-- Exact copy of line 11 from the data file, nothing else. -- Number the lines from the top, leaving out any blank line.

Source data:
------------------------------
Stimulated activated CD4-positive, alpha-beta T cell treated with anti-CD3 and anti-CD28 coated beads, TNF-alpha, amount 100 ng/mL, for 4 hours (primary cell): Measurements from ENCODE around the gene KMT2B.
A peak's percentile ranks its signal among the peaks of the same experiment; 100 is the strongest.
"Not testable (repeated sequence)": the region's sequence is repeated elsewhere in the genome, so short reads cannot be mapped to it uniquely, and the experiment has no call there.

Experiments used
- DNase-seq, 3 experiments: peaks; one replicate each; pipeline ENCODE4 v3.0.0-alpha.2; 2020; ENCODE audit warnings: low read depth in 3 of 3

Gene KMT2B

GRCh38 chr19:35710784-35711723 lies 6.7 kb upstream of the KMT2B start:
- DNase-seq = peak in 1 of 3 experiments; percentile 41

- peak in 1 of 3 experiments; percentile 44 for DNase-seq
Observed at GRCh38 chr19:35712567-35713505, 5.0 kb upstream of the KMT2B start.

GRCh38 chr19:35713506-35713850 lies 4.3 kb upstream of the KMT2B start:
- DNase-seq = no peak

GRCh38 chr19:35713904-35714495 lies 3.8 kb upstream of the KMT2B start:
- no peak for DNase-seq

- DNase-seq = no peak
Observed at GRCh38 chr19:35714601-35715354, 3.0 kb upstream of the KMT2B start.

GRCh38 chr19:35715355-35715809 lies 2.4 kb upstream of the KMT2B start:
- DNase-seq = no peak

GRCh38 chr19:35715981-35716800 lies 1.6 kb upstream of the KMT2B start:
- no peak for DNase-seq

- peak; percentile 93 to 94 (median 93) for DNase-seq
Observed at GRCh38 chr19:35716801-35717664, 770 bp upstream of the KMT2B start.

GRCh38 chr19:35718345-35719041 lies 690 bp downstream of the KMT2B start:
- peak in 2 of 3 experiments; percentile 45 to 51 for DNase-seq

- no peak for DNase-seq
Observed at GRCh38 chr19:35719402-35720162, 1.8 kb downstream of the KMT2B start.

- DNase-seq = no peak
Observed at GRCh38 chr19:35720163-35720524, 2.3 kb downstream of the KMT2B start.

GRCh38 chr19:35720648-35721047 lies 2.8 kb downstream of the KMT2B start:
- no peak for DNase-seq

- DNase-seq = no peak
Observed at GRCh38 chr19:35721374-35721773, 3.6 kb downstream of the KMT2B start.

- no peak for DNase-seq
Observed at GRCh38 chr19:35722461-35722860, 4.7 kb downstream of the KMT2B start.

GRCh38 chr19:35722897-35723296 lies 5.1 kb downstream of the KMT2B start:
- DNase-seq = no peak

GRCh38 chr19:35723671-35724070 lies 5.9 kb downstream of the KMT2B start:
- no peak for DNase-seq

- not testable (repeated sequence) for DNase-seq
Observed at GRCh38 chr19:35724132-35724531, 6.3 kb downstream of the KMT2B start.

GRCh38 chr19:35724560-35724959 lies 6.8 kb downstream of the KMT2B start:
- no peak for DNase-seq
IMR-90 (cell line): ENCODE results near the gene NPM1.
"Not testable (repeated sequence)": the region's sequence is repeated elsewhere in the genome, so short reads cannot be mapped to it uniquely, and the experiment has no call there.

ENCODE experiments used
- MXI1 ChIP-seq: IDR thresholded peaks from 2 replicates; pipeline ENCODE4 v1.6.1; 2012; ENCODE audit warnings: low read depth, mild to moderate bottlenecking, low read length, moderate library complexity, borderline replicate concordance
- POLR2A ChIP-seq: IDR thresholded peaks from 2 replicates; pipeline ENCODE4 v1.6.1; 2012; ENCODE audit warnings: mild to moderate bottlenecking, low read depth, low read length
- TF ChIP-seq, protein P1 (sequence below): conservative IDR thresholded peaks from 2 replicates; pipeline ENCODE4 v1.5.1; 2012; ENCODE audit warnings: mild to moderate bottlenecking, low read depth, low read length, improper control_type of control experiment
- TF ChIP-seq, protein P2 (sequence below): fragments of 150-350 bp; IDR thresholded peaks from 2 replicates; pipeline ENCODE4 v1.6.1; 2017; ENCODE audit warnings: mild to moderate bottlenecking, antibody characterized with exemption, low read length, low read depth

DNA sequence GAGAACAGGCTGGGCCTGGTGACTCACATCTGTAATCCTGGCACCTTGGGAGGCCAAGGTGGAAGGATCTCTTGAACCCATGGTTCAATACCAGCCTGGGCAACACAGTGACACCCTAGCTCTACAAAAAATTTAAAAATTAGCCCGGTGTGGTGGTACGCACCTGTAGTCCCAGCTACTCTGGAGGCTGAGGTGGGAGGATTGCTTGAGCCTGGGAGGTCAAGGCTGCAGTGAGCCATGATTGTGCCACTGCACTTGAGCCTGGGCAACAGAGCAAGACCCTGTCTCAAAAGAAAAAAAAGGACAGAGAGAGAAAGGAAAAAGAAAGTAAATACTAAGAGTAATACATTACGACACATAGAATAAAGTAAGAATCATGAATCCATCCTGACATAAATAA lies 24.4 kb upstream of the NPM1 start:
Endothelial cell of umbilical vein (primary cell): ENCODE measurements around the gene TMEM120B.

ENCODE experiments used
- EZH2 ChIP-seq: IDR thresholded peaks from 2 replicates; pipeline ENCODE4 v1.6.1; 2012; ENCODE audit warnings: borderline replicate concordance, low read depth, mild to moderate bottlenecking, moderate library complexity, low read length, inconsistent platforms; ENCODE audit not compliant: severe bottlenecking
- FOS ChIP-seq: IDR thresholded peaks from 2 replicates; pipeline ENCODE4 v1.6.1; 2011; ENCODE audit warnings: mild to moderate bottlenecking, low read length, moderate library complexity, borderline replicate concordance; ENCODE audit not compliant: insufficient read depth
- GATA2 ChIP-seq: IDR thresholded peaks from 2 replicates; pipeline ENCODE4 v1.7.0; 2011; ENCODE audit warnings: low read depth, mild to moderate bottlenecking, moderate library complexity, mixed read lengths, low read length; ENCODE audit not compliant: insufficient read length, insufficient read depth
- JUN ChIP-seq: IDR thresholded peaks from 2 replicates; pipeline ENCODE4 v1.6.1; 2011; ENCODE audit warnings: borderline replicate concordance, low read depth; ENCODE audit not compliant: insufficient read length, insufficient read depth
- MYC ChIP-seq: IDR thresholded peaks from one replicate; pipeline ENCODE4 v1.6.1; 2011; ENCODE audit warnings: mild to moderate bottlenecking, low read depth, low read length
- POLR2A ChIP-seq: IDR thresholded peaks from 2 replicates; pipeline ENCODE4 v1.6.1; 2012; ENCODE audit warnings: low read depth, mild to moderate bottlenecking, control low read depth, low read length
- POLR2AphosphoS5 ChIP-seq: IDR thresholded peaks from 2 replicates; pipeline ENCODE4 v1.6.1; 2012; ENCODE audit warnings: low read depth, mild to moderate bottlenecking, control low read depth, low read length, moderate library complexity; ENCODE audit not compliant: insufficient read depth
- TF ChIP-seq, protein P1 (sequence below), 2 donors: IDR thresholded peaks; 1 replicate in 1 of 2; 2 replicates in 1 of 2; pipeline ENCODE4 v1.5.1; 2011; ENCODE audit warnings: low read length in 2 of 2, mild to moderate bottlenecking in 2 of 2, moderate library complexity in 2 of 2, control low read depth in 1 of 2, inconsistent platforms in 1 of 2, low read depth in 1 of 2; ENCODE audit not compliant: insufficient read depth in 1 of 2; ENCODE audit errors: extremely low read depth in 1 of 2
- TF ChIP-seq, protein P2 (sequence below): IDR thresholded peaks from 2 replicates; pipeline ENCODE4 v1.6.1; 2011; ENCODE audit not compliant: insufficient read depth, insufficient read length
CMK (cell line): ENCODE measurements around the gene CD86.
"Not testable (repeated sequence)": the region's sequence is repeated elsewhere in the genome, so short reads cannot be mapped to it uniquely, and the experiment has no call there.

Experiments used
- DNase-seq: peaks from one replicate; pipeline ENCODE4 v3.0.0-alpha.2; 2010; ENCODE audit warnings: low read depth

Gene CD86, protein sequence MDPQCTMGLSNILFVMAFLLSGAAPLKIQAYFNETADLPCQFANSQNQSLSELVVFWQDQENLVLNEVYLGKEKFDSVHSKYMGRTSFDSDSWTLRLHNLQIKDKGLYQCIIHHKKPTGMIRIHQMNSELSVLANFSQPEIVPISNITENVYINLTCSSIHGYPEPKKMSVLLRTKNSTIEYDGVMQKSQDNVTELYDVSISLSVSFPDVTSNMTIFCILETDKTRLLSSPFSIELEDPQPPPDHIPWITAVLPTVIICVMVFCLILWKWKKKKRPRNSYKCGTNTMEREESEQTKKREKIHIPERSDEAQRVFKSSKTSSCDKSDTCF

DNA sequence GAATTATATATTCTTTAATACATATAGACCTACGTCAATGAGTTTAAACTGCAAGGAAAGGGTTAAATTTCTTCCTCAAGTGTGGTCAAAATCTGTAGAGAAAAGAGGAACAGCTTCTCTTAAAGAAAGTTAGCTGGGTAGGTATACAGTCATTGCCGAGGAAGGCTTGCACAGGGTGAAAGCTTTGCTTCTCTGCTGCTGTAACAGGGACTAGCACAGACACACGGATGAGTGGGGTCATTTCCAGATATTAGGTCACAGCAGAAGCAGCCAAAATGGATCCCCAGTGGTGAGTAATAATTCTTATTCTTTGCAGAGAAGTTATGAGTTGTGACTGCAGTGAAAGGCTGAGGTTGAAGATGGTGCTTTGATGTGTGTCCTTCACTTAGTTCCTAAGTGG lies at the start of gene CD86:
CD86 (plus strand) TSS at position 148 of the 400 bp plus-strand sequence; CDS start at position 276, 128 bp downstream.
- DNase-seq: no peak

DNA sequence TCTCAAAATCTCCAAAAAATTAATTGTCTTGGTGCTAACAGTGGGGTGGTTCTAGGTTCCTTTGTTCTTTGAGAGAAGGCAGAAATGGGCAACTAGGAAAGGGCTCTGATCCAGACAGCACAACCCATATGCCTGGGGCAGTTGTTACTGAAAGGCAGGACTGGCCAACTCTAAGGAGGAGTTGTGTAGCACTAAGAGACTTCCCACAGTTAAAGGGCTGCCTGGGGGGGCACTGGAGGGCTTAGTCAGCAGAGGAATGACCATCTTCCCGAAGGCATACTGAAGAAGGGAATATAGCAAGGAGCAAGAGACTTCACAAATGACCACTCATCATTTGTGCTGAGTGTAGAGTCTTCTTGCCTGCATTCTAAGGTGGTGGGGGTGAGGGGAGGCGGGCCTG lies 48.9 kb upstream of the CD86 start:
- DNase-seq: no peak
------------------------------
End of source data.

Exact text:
GRCh38 chr19:35713506-35713850 lies 4.3 kb upstream of the KMT2B start: